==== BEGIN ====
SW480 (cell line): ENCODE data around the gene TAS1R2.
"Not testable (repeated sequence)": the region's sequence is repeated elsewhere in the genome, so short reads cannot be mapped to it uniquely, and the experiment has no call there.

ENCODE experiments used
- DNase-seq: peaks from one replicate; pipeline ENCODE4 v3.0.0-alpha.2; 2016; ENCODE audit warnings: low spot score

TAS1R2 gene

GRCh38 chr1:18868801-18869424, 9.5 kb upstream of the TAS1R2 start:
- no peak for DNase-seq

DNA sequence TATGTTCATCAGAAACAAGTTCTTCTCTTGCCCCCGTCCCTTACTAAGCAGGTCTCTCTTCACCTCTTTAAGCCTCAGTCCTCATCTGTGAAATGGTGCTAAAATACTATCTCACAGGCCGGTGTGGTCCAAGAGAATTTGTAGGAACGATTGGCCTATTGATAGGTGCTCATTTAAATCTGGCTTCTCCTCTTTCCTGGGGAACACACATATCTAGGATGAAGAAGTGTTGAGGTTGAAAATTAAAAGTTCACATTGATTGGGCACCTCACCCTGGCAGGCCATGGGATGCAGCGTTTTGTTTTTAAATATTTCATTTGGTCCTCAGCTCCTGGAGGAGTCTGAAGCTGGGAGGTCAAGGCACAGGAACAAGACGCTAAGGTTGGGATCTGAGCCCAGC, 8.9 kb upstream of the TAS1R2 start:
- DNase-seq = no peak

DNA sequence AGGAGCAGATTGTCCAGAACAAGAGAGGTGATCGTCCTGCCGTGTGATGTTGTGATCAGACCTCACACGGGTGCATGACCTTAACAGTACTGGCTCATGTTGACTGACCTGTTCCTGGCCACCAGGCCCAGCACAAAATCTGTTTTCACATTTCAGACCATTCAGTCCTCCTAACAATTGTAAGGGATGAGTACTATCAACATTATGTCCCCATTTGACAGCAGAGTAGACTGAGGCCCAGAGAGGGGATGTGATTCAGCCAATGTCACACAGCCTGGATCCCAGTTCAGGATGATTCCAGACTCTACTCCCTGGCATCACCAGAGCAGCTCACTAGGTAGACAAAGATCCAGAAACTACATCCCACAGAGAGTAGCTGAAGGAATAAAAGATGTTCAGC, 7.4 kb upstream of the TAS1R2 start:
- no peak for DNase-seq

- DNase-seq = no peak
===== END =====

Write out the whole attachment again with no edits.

SW480 (cell line): ENCODE data around the gene TAS1R2.
"Not testable (repeated sequence)": the region's sequence is repeated elsewhere in the genome, so short reads cannot be mapped to it uniquely, and the experiment has no call there.

ENCODE experiments used
- DNase-seq: peaks from one replicate; pipeline ENCODE4 v3.0.0-alpha.2; 2016; ENCODE audit warnings: low spot score

TAS1R2 gene

GRCh38 chr1:18868801-18869424, 9.5 kb upstream of the TAS1R2 start:
- no peak for DNase-seq

DNA sequence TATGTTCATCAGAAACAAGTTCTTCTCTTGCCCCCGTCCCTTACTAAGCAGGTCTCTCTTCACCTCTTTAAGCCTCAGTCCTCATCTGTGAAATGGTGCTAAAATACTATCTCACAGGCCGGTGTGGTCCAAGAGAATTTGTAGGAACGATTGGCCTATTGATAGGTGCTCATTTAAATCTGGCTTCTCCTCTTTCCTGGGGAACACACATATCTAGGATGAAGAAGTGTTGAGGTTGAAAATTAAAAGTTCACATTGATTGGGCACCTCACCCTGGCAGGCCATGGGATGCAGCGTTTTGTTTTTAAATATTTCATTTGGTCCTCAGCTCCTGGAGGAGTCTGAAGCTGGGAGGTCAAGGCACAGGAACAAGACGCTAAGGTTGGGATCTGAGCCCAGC, 8.9 kb upstream of the TAS1R2 start:
- DNase-seq = no peak

DNA sequence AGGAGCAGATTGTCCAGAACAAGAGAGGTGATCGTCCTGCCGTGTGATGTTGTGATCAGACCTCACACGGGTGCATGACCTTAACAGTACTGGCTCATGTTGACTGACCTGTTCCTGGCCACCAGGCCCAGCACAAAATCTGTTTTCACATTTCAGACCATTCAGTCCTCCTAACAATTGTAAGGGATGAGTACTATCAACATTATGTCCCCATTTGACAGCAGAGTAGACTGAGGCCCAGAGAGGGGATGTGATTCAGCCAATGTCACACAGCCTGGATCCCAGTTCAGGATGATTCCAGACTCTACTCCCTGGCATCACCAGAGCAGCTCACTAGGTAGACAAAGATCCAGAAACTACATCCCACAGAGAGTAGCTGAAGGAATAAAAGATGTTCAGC, 7.4 kb upstream of the TAS1R2 start:
- no peak for DNase-seq

- DNase-seq = no peak